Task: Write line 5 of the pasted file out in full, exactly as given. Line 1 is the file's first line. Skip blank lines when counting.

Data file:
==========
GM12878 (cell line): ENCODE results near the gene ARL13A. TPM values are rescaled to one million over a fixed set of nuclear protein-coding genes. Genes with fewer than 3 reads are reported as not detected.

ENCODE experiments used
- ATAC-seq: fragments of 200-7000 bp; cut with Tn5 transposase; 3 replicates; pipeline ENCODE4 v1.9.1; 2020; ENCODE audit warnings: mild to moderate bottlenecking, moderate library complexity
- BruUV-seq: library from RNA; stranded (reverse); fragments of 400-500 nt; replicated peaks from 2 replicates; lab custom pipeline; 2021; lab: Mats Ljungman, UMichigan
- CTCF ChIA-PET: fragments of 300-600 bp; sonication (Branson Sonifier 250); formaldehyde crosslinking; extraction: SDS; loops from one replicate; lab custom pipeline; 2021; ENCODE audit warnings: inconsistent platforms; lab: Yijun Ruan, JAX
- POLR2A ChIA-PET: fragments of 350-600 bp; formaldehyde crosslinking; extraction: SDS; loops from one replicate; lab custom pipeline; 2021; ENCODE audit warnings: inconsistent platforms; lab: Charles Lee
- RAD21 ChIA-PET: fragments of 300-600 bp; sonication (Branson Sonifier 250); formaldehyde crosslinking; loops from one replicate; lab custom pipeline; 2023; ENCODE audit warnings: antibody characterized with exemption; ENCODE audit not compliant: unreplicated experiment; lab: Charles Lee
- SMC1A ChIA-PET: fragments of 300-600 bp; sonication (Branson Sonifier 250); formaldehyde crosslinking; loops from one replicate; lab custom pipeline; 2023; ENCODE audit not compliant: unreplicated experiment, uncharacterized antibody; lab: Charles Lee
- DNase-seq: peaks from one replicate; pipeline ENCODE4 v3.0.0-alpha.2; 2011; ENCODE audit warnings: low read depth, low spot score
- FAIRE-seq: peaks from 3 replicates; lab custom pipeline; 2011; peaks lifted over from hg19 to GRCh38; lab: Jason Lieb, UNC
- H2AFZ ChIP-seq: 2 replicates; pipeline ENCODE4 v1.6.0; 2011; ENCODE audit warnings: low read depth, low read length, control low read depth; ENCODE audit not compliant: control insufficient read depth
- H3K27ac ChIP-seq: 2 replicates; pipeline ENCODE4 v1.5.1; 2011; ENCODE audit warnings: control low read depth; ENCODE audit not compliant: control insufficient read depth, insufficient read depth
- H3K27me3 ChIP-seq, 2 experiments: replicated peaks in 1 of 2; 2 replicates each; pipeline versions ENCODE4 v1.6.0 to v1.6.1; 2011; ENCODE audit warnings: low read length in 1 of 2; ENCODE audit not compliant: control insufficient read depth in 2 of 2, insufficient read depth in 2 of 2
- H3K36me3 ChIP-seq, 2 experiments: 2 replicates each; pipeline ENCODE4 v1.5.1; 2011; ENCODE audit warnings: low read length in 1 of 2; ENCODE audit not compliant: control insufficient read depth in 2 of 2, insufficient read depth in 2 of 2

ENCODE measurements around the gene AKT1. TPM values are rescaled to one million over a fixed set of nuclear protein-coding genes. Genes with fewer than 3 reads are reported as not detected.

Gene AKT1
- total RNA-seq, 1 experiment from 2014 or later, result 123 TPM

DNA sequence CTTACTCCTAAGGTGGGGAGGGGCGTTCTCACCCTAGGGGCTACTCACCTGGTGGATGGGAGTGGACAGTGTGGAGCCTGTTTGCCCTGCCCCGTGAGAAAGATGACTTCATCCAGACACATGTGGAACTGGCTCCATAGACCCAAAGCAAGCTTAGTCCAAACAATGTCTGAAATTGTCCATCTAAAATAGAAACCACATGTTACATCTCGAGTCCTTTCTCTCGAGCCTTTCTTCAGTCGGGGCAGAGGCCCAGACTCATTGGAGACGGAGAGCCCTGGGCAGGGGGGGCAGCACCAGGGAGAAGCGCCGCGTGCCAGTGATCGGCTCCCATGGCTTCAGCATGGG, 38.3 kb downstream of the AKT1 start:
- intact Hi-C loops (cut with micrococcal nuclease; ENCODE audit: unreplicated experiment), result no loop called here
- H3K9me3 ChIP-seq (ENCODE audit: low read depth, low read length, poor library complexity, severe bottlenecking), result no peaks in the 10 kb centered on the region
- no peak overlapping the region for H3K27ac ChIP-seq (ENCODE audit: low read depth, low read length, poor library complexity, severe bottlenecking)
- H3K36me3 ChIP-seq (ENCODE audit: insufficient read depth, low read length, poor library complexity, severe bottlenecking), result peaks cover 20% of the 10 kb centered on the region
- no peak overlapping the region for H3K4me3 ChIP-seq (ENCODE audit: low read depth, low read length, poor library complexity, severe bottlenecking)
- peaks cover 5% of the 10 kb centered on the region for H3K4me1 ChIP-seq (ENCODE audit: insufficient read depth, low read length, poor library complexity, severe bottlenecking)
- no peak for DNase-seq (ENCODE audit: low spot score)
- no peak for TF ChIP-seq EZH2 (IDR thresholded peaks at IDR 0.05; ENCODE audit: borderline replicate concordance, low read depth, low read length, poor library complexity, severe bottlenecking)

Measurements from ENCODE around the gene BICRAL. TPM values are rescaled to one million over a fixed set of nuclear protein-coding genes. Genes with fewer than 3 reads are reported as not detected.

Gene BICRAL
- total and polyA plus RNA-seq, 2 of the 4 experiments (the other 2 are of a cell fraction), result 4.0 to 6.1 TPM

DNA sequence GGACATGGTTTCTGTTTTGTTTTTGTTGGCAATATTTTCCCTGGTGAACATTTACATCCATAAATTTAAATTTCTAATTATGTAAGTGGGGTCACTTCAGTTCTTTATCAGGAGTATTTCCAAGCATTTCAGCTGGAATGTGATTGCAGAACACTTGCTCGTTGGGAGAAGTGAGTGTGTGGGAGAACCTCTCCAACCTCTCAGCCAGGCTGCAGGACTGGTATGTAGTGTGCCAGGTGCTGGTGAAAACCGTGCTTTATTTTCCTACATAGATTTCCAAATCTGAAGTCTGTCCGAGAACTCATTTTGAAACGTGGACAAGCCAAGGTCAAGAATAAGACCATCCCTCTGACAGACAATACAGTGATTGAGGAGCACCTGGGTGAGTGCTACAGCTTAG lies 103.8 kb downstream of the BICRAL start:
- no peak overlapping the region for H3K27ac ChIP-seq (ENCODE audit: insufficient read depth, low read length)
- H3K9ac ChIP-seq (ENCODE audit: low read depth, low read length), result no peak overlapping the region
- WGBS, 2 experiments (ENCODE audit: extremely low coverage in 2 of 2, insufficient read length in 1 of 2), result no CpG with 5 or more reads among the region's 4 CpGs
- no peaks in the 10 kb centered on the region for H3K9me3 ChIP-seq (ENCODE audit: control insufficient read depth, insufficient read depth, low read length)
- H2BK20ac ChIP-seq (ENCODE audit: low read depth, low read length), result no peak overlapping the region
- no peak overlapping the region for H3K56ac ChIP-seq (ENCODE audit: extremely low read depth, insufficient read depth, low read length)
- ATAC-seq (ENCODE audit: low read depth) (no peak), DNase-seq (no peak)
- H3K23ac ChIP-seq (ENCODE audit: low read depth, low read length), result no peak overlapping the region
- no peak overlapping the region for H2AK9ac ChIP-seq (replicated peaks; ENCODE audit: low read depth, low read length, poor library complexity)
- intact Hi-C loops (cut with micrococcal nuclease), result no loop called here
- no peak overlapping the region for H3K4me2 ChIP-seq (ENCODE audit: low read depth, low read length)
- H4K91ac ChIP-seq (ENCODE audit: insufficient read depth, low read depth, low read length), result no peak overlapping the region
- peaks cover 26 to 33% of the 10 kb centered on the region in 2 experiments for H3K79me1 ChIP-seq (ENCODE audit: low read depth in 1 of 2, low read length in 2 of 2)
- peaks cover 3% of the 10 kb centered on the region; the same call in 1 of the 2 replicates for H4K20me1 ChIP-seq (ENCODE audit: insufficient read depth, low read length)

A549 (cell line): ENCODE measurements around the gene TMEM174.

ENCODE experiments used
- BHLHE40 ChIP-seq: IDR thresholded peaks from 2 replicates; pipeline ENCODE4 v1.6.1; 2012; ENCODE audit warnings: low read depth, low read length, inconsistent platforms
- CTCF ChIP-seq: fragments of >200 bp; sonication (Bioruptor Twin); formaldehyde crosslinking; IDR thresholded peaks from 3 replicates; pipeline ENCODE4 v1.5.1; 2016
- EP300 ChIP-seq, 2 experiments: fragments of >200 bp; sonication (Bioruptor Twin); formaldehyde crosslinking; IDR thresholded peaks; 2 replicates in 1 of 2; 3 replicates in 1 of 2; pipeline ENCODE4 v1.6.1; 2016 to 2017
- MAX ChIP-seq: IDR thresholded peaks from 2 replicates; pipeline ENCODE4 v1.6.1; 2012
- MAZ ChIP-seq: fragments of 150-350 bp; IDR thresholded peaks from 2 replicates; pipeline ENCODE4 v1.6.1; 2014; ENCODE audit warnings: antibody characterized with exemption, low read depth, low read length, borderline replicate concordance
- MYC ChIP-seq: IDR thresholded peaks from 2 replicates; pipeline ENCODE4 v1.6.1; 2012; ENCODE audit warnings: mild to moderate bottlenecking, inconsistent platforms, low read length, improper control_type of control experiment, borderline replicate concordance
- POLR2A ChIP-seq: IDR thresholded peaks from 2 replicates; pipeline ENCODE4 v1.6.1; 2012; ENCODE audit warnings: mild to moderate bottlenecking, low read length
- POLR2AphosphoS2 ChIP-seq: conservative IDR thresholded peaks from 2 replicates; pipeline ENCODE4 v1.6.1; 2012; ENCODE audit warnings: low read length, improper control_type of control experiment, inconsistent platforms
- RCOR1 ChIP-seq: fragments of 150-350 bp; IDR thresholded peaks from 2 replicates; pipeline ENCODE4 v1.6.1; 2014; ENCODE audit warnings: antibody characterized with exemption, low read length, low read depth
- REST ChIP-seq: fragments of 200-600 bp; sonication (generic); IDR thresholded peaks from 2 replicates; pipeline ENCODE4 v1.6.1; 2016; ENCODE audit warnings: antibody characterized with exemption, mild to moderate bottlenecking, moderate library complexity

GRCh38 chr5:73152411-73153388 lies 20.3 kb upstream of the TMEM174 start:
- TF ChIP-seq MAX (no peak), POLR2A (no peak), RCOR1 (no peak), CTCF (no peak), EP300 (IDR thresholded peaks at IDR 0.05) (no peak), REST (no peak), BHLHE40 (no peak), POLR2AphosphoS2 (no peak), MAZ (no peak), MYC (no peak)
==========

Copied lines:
- CTCF ChIA-PET: fragments of 300-600 bp; sonication (Branson Sonifier 250); formaldehyde crosslinking; extraction: SDS; loops from one replicate; lab custom pipeline; 2021; ENCODE audit warnings: inconsistent platforms; lab: Yijun Ruan, JAX